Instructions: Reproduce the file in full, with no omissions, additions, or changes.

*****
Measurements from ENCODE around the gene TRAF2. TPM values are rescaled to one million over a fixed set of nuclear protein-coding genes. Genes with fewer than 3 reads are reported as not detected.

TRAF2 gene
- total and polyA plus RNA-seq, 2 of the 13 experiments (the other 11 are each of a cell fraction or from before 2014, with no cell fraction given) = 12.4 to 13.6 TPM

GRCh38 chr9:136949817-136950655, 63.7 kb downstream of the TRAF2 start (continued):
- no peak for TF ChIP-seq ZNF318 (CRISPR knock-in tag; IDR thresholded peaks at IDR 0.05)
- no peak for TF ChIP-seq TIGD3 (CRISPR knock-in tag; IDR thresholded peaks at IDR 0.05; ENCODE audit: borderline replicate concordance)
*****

Measurements from ENCODE around the gene TRAF2. TPM values are rescaled to one million over a fixed set of nuclear protein-coding genes. Genes with fewer than 3 reads are reported as not detected.

TRAF2 gene
- total and polyA plus RNA-seq, 2 of the 13 experiments (the other 11 are each of a cell fraction or from before 2014, with no cell fraction given) = 12.4 to 13.6 TPM

GRCh38 chr9:136949817-136950655, 63.7 kb downstream of the TRAF2 start (continued):
- no peak for TF ChIP-seq ZNF318 (CRISPR knock-in tag; IDR thresholded peaks at IDR 0.05)
- no peak for TF ChIP-seq TIGD3 (CRISPR knock-in tag; IDR thresholded peaks at IDR 0.05; ENCODE audit: borderline replicate concordance)